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News and Blues

A weekly re-cap of weird and funny news from around the nation

Curses, Foiled Again
Three Seattle teenagers tried to steal a woman’s car at gunpoint but failed because none of them could operate a manual transmission. “I got a five-speed in there,” victim Nancy Frederickson said, “and they couldn’t figure out how to get it going.” Surveillance cameras showed the suspects running away. (Seattle’s KOMO-TV)

First-Amendment Follies
Seham Jaber told police that a masked man wearing gloves forced his way into her apartment in Albuquerque, N.M., and began punching her in the face while shouting anti-Muslim insults. He then ransacked the home, and when he found the family’s citizenship papers, tore them up in front of her. “The irony is the individual thought the family was Muslim,” Officer Simon Drobik said, “and they’re actually refugees from Iraq who are Catholic” and fled that country because terrorists there attacked them for their religion. (Albuquerque’s KRQE-TV)

P.C. Update
Minnesota enacted a law renaming Asian carp in response to concern by some people that the term casts people from Asian cultures in a negative light. The fish, which is native to Asia and was accidentally introduced to the Great Lakes, is now officially known as “invasive carp.” (CBS News)

Poop Scoop
Police arrested a Seattle woman who tossed cat feces, frozen chicken parts and a green liquid she identified as “a natural drink” from her fifth-floor apartment at participants and spectators for the Susan G. Komen Race for the Cure. The “hail of garbage” hit at least two people, said investigators, who reported that the unidentified woman told them “she had worked a long shift and was angry that the runners had woken her from her slumber.” (Seattle Police Department)

photo by businessweek.com

photo by businessweek.com

Success Breeds Failure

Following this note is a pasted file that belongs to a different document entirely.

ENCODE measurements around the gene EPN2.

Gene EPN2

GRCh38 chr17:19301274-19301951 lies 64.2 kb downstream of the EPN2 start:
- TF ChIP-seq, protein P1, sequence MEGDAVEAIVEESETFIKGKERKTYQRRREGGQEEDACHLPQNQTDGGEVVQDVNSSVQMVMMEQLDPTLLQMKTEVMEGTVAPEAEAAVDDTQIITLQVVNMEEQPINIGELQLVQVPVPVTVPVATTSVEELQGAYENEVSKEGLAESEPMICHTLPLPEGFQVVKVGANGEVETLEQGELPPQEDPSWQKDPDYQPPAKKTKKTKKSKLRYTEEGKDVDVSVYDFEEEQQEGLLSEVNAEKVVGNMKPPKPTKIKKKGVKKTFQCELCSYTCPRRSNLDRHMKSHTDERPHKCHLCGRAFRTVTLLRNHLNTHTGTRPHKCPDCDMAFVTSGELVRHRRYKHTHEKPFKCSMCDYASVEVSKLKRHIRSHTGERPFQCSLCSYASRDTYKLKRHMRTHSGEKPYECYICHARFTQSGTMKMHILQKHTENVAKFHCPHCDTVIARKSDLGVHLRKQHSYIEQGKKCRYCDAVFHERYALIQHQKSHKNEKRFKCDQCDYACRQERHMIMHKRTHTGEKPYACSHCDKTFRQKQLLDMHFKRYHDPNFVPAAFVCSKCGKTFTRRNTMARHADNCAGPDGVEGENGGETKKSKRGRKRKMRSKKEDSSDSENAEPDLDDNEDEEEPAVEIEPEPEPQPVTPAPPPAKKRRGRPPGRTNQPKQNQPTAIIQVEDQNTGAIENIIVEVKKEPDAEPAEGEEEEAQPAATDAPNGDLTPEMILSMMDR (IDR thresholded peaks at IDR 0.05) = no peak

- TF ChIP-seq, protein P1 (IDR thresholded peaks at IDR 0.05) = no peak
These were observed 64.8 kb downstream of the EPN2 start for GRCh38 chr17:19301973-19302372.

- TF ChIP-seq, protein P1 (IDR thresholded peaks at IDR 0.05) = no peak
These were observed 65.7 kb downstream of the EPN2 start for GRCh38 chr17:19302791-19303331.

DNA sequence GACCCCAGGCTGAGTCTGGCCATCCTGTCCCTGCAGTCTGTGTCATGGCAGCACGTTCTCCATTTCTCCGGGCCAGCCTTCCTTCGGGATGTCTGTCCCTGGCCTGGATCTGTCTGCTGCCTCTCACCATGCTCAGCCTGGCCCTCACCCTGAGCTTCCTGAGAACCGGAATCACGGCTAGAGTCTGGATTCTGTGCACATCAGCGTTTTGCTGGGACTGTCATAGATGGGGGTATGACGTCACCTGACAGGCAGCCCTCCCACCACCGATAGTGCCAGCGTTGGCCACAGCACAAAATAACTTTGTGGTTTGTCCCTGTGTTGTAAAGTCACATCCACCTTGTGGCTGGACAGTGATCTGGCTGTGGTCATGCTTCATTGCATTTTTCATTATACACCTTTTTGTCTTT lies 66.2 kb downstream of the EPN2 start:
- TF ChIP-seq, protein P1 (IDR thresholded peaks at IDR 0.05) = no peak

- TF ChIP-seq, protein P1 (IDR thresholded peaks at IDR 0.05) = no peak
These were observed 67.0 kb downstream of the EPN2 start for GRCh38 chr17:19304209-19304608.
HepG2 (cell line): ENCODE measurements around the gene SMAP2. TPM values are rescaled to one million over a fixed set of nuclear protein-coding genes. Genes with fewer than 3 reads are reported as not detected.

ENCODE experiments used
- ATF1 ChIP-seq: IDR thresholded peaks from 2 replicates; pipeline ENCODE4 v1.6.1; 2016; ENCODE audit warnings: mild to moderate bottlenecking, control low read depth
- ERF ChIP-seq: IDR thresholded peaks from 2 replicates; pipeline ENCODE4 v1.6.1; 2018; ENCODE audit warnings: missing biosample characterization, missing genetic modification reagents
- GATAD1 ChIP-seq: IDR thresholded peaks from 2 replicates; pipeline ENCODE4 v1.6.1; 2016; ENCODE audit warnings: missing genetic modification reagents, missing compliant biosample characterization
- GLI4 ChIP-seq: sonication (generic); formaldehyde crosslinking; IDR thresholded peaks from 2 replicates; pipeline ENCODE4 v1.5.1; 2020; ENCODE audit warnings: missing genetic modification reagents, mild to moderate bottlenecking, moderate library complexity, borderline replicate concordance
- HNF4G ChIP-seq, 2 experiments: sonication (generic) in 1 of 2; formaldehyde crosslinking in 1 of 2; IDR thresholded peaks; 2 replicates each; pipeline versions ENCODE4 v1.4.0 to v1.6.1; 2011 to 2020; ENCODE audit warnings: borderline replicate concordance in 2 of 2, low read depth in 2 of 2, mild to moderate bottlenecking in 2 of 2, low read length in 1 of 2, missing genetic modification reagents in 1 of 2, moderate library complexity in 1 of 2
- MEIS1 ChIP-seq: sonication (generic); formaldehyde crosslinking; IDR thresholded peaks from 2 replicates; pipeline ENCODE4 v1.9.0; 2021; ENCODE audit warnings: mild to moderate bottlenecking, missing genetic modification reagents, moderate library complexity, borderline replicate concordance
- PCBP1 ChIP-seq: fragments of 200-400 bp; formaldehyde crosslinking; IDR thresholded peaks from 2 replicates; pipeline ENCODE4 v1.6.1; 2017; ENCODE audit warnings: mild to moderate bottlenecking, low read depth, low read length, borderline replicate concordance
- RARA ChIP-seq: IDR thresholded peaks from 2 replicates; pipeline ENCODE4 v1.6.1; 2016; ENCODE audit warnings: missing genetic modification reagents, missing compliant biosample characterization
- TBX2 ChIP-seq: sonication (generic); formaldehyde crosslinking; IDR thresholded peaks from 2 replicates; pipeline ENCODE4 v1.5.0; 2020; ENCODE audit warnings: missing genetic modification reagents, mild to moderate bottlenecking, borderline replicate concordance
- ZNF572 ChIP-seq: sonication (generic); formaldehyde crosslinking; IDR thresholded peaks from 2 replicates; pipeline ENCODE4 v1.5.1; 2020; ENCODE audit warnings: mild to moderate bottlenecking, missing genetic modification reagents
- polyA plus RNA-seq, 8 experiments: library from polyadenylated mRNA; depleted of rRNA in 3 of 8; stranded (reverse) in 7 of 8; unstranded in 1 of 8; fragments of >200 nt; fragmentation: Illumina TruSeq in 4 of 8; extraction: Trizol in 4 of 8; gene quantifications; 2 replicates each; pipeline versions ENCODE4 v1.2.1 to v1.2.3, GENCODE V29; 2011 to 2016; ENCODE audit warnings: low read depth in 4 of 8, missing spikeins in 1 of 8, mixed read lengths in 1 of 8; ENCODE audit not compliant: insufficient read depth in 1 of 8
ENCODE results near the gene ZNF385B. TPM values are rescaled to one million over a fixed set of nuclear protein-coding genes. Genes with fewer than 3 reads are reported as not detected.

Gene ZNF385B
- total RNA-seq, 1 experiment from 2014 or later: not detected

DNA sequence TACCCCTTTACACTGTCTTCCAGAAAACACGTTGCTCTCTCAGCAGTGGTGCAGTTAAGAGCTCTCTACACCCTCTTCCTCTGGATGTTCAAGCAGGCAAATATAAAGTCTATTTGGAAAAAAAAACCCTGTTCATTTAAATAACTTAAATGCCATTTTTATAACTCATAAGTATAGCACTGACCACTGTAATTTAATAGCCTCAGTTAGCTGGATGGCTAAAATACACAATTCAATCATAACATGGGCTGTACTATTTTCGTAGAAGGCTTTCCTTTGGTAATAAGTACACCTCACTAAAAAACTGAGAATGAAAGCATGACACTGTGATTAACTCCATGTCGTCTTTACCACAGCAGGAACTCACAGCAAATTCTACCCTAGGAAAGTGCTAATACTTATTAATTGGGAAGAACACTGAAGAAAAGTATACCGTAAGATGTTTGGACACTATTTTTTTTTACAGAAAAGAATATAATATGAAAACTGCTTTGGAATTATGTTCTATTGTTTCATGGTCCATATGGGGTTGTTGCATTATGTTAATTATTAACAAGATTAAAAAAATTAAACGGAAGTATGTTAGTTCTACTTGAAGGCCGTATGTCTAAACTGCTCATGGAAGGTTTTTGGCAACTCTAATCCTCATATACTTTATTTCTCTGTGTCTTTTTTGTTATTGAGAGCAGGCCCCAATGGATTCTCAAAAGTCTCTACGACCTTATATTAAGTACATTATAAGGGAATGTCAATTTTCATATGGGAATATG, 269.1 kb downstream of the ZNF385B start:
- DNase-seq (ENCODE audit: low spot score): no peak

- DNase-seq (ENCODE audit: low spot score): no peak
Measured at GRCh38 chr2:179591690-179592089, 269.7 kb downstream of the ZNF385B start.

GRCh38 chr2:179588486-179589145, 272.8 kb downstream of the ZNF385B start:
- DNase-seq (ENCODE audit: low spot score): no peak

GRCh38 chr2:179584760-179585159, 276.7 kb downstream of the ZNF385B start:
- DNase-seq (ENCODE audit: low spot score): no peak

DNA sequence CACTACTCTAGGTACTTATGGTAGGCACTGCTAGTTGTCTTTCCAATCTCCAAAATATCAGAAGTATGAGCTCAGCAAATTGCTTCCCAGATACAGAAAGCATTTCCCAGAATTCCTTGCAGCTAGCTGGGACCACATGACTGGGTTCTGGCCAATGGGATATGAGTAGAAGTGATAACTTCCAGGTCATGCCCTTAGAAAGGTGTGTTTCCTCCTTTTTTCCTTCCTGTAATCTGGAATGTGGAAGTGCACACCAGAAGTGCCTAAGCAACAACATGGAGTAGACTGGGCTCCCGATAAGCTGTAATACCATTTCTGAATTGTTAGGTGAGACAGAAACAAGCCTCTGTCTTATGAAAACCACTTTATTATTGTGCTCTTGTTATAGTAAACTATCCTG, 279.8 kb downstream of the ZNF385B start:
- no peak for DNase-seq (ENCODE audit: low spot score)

City buses in Saint John, New Brunswick, stopped offering free wireless Internet service to riders after it became so popular that the cost tripled. “There started to be a pattern of abuse develop, especially in the last six to eight months, where we had a lot of people streaming and downloading very extensive files, and the usage got very high,” Frank McCarey, general manager of the Saint John Transit Commission, said, explaining that Wi-Fi costs jumped from $1,000 to $3,000 a month. “You like to offer things, just as long as they’re not too expensive.” (CBC News)

Instant Karma
A worker installing signs limiting parking to 75 minutes on a downtown street in Santa Barbara, Calif., was ticketed for parking more than 75 minutes to do the job. “I was dumbfounded,” Dan Greding explained. “I said, ‘But I’m putting these signs up,’ and he (the officer) says, “Then you should know you can’t park here more than 75 minutes.’” (Santa Barbara’s KEYT-TV)

photo by deviantart

photo by deviantart

Zombies Can’t Fly
The federal government is authorized to list people on its no-fly list of “known or suspected terrorists” even after they’re known to be dead, according to a leaked document from the National Counterterrorism Center. There only has to be a “reasonable suspicion” that someone else is using their identity. (Washington, D.C.’s The Hill)

Litigation Nation
Clinton Tucker sued Benjamin Moore in Essex County, N.J., claiming that the paint maker fired him after his repeated complaints about their “despicable and racially insulting paint colors called ‘Clinton Brown’ and ‘Tucker Chocolate.’” Tucker’s attorney, Charles Schalk, insisted that the colors were named after his client, who identifies himself as an African-American homosexual male who worked at Benjamin Moore from June 2011 until this March. According to the company’s website, Tucker Chocolate was named for 18th-century Virginia judge St. George Tucker, whose house is one of the original Colonial homes in Historic Williamsburg. Benjamin Moore also said it sold cans of Clinton Brown, described as recalling a “perfectly balanced chocolate candy bar brown,” years before Tucker began working at the company. (Courthouse News Service)

News and Blues is compiled from the nation’s press. To contribute, submit original clippings, citing date and source, to Roland Sweet in care of the Syracuse New Times.

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